from The American Heritage® Dictionary of the English Language, 4th Edition
- intransitive v. To walk with a firm, heavy step; trudge.
- intransitive v. To travel on foot; hike.
- intransitive v. To wander about aimlessly.
- transitive v. To traverse on foot: tramp the fields.
- transitive v. To tread down; trample: tramp down snow.
- n. A heavy footfall.
- n. The sound produced by heavy walking or marching.
- n. A walking trip; a hike.
- n. One who travels aimlessly about on foot, doing odd jobs or begging for a living; a vagrant.
- n. A prostitute.
- n. A person regarded as promiscuous.
- n. Nautical A tramp steamer.
- n. A metal plate attached to the sole of a shoe for protection, as when spading ground.
from Wiktionary, Creative Commons Attribution/Share-Alike License
- n. A homeless person, a vagabond.
- n. A disreputable, promiscuous woman; a slut.
- n. Any ship which does not have a fixed schedule or published ports of call.
- n. A long walk, possibly of more than one day, in a scenic or wilderness area.
- n. Short for trampoline, especially a very small one.
- v. To walk with heavy footsteps.
- v. To walk for a long time (usually through difficult terrain).
- v. To hitchhike
from the GNU version of the Collaborative International Dictionary of English
- transitive v. To tread upon forcibly and repeatedly; to trample.
- transitive v. To travel or wander through.
- transitive v. To cleanse, as clothes, by treading upon them in water.
- intransitive v. To travel; to wander; to stroll.
- n. A foot journey or excursion.
- n. A foot traveler; a tramper; often used in a bad sense for a vagrant or wandering vagabond.
- n. The sound of the foot, or of feet, on the earth, as in marching.
- n. A tool for trimming hedges.
- n. A plate of iron worn to protect the sole of the foot, or the shoe, when digging with a spade.
from The Century Dictionary and Cyclopedia
- To run (a tramp steamer), taking on merchandise at one port and selling it wherever possible or carrying freight anywhere desired.
- To sail on a tramp steamer.
- To tread under foot; trample.
- To tread (clothes) in water, so as to cleanse or scour them.
- To travel over on foot: as, to tramp a country.
- To walk, especially to walk with heavy step; tread; march; go on foot.
- To go about as a vagrant or vagabond.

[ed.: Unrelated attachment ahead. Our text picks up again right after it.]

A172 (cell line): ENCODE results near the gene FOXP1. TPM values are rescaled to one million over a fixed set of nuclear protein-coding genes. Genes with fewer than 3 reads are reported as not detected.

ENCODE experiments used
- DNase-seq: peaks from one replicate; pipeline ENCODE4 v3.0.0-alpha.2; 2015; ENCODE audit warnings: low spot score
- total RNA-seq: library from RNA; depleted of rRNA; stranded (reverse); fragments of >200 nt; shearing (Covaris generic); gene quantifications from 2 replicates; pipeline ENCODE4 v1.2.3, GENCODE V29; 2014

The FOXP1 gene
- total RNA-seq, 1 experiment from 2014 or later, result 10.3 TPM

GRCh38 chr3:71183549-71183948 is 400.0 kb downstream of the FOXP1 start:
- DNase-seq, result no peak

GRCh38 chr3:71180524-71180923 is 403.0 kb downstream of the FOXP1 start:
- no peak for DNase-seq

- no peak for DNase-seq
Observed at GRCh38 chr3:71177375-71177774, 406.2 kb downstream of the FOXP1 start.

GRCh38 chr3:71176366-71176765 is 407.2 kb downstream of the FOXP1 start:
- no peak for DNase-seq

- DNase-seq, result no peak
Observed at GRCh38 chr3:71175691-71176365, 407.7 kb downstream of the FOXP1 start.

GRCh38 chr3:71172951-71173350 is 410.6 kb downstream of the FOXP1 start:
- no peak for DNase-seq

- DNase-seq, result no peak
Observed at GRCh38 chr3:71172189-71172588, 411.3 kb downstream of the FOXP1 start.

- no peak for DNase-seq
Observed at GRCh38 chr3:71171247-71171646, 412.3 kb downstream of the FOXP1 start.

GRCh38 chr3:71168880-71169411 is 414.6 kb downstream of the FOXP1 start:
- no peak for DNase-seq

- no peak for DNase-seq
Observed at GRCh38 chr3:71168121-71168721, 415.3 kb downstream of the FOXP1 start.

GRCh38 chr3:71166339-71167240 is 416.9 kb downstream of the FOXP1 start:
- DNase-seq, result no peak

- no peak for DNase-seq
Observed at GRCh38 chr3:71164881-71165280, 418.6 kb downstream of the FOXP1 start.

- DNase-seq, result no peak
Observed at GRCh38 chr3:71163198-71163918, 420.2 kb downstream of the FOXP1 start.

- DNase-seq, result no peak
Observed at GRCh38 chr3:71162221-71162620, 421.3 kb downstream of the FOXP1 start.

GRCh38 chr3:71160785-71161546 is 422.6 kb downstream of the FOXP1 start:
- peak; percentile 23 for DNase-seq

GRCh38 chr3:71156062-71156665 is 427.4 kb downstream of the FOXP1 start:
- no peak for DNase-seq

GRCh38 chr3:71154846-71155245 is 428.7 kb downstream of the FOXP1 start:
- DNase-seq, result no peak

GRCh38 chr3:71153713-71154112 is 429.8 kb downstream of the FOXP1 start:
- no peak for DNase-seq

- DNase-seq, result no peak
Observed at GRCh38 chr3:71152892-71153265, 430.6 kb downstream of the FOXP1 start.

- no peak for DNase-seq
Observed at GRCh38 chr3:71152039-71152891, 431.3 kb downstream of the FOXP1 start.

- n. The sound made by the feet in walking or marching.
- n. An excursion or journey on foot; a walk.
- n. A plate of iron worn by ditchers, etc., under the hollow of the foot, to save the shoe in pressing the spade into the earth.
- n. An instrument for trimming hedges.
- n. An itinerant mechanic: same as tramper, 2.
- n. An idle vagrant; a homeless vagabond. Also tramper.
- n. A freight-vessel that does not run in any regular line, but takes a cargo wherever the shippers desire: also used attributively, as in tramp steamer. Also called ocean tramp.
from WordNet 3.0 Copyright 2006 by Princeton University. All rights reserved.
- n. a heavy footfall
- v. move about aimlessly or without any destination, often in search of food or employment
- v. walk heavily and firmly, as when weary, or through mud
- n. a disreputable vagrant
- n. a commercial steamer for hire; one having no regular schedule
- v. travel on foot, especially on a walking expedition
- n. a long walk usually for exercise or pleasure
- n. a foot traveler; someone who goes on an extended walk (for pleasure)
- v. cross on foot
- n. a person who engages freely in promiscuous sex
_Tramp, tramp, tramp_, with the smoke and sparks rising; and the big sailor growled again in protest.
_Tramp, tramp, tramp_, growing fainter and fainter till it died out; and then Private Smithers said, "Hah!" making a great deal of it, and then sighed and smacked his lips as if thirsty, for the water was rippling pleasantly in his ears.
The evening's companion to Can You Hear Me and Detective Sketches, Lorenzo's basically a gay version of The Blue Angel, with David Zak as an advertising "creative" who becomes obsessed with the title tramp, a blithely opportunistic teenage hustler played by Paul Raedyn.
To show how the tramp is a by-product of this economic necessity, it is necessary to inquire into the composition of the surplus labor army.
In the United States the tramp is almost invariably a discouraged worker.
Perhaps the bigger question is: Can we stop using the word "tramp"?
In safety, durability, and performance, this tramp is a jump above all the rest, ASTM USA certifiably safe for young children.
I have even read in a book of criminology that the tramp is an atavism, a throw-back to the nomadic stage of humanity.
At present a tramp is an expense to the rates, and the object of each workhouse is therefore to push him on to the next; hence the rule that he can stay only one night.
His ship is what they call a tramp; it don't belong to any loine.